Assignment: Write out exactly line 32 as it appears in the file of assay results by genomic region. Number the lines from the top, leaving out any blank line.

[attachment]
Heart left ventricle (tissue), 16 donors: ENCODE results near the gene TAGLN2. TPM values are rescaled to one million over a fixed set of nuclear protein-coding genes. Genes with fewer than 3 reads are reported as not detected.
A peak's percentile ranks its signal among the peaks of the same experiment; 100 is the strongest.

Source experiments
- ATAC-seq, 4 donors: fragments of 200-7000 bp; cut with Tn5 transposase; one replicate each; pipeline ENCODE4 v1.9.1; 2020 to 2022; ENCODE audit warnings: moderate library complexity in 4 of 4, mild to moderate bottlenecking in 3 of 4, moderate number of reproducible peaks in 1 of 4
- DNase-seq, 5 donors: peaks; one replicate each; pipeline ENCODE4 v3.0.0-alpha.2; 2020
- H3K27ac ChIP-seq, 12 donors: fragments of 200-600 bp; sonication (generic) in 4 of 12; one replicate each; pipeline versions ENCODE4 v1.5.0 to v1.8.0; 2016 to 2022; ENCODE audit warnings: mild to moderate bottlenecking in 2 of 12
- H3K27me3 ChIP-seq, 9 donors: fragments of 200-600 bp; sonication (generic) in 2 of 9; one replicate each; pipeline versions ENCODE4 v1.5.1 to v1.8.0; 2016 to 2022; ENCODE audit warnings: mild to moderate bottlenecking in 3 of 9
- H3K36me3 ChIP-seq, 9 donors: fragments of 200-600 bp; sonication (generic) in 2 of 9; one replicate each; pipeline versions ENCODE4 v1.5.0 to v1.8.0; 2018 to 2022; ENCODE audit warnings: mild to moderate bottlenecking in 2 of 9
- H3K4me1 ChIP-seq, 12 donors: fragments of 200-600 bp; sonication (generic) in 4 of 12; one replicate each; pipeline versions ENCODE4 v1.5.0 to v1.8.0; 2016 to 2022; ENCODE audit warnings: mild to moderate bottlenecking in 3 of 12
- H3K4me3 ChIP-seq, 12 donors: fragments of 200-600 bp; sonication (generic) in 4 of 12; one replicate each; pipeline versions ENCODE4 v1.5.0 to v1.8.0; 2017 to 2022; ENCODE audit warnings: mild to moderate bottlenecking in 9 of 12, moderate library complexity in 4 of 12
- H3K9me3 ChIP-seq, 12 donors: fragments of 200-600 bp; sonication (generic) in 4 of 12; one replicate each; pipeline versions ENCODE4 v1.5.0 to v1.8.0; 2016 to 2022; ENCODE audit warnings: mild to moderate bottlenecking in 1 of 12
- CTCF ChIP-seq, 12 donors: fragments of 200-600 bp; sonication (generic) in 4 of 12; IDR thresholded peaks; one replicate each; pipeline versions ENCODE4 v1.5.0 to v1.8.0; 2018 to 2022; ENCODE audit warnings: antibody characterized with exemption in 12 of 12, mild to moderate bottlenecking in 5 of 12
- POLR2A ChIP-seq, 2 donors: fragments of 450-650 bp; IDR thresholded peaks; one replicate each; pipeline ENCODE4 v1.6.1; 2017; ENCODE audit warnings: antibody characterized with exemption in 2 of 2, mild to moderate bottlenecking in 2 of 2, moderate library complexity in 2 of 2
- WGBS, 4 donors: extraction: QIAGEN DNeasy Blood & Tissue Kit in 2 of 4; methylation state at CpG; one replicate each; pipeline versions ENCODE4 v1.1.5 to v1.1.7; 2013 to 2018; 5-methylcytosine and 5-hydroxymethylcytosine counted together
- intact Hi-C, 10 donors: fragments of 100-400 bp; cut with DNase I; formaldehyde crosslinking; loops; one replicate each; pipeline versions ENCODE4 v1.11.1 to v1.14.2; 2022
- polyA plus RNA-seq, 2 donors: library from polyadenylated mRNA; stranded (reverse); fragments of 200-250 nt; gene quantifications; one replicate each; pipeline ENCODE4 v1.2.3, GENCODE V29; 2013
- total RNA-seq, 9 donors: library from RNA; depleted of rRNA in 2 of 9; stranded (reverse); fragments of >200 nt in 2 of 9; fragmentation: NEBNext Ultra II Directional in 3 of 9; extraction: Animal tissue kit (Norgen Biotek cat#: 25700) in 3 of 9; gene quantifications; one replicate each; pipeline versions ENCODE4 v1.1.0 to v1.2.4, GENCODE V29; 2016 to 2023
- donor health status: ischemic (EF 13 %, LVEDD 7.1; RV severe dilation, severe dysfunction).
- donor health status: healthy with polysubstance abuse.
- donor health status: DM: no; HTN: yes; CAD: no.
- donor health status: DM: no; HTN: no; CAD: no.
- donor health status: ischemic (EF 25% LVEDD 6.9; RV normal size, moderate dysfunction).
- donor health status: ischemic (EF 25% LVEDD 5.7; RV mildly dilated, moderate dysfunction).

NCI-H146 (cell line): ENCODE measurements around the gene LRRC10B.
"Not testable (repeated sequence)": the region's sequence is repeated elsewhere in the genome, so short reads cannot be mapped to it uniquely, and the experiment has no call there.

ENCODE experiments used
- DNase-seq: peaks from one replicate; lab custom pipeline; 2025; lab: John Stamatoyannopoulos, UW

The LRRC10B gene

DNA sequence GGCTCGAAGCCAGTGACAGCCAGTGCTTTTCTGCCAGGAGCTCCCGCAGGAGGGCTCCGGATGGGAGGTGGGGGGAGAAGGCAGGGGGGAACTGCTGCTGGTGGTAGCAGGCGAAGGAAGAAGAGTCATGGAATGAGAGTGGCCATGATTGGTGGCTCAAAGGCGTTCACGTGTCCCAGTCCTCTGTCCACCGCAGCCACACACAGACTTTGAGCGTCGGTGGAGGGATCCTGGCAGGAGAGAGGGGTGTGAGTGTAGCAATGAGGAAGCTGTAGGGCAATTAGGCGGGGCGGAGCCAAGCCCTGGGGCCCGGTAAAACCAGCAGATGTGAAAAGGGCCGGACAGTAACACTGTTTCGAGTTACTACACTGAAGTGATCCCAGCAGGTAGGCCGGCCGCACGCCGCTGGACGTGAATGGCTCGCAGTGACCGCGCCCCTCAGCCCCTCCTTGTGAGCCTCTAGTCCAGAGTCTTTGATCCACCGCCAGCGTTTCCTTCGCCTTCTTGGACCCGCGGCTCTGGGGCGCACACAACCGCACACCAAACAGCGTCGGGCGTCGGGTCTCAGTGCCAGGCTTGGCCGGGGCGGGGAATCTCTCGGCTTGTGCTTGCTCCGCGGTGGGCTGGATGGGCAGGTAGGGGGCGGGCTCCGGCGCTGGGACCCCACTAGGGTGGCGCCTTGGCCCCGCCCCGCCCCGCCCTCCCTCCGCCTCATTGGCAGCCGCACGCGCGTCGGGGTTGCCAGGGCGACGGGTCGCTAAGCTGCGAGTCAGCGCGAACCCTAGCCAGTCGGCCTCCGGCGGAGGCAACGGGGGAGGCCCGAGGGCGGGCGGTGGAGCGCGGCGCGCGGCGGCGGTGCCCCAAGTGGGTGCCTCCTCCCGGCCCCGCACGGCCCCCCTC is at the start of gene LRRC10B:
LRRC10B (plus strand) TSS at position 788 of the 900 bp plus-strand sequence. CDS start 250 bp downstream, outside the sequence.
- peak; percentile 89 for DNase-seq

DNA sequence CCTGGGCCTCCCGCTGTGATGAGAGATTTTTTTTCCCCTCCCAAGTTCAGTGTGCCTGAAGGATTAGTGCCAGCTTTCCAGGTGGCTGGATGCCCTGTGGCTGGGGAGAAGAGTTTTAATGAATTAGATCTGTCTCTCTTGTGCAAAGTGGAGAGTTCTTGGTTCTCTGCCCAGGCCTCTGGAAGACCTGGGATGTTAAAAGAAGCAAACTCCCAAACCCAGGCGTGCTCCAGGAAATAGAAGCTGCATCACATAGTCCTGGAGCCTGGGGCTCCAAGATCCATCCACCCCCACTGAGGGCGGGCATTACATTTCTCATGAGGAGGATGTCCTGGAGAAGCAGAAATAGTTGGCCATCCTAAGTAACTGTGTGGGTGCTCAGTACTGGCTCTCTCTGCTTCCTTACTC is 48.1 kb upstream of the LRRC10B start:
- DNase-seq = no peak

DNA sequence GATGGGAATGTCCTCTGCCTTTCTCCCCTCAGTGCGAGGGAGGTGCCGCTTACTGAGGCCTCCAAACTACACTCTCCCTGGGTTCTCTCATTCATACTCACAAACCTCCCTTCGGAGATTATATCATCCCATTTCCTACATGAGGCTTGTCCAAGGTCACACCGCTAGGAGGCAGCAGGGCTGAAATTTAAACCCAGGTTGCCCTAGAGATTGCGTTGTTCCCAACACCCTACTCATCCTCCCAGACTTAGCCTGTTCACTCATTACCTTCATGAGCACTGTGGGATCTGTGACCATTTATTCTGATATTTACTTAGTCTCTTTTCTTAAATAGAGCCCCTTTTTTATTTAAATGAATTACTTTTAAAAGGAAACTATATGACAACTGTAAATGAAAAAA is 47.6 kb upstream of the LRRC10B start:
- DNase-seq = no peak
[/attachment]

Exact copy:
DNA sequence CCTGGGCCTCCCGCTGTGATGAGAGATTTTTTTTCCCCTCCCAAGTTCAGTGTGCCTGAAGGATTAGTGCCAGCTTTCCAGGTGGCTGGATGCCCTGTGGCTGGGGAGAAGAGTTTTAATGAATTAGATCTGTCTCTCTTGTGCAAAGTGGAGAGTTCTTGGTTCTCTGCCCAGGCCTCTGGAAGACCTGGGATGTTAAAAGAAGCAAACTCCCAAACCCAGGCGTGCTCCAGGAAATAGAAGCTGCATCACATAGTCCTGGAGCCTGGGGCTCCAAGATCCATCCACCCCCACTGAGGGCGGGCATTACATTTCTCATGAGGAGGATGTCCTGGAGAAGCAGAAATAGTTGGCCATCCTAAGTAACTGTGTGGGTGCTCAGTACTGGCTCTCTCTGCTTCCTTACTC is 48.1 kb upstream of the LRRC10B start: